Now the decision becomes fireplace or wood stove.  We discussed.  We researched.  Ultimately, we decided a wood stove is the best way to go.  No big masonry work required and less heat loss thru a chimney.   Twice a year cleaning of the wood stove pipe is recommended, but I’m sure that is something we can handle on our own.  The harder work will be cutting and hauling our own wood.  We learned a little about that last spring when the big Hackberry tree in our front yard got hit by lightning and fell.  Yet the thought of having wooded property that allows us to provide our own wood source and a  roaring fire in our wood stove providing heat to our home feels right.

And there are so many wood stove choices.  Like this one . . . . .

the Hearthstone 8012 woodstove.  It will heat up to 2500 square feet, will burn up to 10 hours with a heat time of up to 14 hours.  No need to get up in the middle of the night to put more logs on the fire.

Of course there is also the option of a wood cook stove.

But I haven’t researched them enough to know if I’m sold on that idea or not.

Making plans and considering all the little details of our homestead is part of the work that goes in to turning our dream into our reality.  Sometimes the decisions are easy and sometimes the decisions are hard work.  But it takes work and perseverance to turn dreams into our reality.  

Snowy Thoughts

The snow is coming down. It’s not coming down vertically as light fluffy flakes, but instead millions of tiny snow flakes are blowing horizontally across the yard.


Every once in a while a stronger gust of wind sending even more flakes blowing off the roof of the house, spiraling down to the ground. Drifts of snow forming across the yard.  Our fire pit slowly being buried in white.



According to the forecast, we have several more hours of snow yet to fall.  A total of 6″ – 8″ inches expected, with winds becoming stronger and temperatures continuing to drop as the day goes on.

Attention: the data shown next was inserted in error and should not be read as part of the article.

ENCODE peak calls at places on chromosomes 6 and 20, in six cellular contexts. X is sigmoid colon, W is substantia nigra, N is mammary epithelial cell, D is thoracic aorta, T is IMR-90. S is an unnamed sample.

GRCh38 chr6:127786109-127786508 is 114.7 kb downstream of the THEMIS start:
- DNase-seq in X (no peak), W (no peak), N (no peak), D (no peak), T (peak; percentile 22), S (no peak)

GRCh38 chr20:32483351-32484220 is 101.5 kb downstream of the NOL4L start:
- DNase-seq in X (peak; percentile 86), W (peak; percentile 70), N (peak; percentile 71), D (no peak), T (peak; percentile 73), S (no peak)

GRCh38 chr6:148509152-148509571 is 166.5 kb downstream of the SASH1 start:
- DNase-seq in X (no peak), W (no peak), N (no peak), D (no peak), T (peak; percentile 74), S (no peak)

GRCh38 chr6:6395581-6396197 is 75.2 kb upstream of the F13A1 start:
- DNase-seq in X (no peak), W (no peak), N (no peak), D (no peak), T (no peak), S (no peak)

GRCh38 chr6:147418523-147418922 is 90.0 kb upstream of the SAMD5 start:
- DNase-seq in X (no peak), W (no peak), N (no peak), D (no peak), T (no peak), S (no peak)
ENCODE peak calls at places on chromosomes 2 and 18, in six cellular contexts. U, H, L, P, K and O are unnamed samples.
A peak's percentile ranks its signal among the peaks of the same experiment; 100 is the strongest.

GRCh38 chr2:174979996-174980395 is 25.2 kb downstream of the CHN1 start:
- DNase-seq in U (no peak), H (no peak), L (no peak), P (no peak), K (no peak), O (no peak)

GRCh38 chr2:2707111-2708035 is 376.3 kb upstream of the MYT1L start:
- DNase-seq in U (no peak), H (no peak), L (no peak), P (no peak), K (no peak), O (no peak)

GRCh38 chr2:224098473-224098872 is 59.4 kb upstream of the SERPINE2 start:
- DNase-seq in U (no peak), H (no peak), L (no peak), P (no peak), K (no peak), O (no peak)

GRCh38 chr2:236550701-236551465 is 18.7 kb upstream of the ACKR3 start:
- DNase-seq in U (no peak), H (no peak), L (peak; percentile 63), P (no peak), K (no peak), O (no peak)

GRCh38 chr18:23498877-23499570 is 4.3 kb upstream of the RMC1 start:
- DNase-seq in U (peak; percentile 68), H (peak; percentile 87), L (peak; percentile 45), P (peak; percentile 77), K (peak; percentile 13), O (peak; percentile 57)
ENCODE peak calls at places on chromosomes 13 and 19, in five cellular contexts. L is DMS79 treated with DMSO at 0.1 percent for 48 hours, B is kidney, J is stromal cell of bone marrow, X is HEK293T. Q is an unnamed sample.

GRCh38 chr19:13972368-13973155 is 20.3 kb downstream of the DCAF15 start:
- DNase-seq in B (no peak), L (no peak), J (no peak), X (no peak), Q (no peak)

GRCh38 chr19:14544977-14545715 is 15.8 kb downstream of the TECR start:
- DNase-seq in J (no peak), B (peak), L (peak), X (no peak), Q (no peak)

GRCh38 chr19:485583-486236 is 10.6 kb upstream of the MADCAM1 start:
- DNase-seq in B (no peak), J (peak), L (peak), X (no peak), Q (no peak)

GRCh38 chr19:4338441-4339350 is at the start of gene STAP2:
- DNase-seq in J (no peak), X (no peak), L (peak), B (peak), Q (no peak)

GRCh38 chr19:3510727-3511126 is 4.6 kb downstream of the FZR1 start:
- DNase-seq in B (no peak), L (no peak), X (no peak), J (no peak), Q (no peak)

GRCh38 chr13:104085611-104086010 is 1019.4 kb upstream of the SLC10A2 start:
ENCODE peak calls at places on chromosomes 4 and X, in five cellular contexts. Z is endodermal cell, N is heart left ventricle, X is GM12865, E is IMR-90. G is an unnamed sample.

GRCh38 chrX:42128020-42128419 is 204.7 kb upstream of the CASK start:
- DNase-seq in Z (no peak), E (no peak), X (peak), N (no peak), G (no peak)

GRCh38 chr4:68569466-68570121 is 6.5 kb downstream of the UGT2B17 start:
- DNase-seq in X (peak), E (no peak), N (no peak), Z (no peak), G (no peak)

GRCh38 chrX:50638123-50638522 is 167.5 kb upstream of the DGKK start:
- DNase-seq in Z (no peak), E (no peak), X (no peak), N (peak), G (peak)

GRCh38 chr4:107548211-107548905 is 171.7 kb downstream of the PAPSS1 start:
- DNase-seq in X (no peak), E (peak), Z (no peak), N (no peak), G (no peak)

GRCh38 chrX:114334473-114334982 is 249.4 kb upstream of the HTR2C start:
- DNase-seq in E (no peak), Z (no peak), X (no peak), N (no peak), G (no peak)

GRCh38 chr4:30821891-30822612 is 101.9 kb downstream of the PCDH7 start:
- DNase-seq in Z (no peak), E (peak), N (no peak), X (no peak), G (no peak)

Our dogs don’t seem to mind the snow at all.

Snowy face Zoey
Snowy face Zoey (Keeshond)


Jagger (Papillon) and Jada (Keeshond)
Jagger (Papillon) and Jada (Keeshond)


As I have been watching the winter storm today, my mind has been wandering to what our life on the homestead might be like in weather like this and I realize just how unprepared I am.  No insulated overalls, coat, or gloves for working in weather like this.  No insulated work boots either.  I do have a couple of pair of really thick, warm wool socks.  I suppose I could start a new farm fashion trend with my Vera Wang wool coat and Ugg boots, but somehow they just don’t ooze ‘farm life.’

So much learning and preparation that still needs to be done for our life on the farm.  And no time like the present to start learning and preparing.


1001 Posts

This is blog post 1001. I didn’t realize I had hit the 1000th post mark when I posted yesterday, so the little quote I am now so fond of was more appropriate than I realized – Don’t Quit.

I have stuck it out with my little blog for 6 1/2 years, although not all those years have been on WordPress (I started with Blogger before moving to WordPress) and it’s been a great way of journaling all the ups and downs as the Weeks’ Family travels our journey thru life.

Thank you for reading and following along.  I hope you’ll continue to check in from time to time as we strive to reach our dream of having our little piece of the country to build our homestead.  Who knows what might happen on this adventure!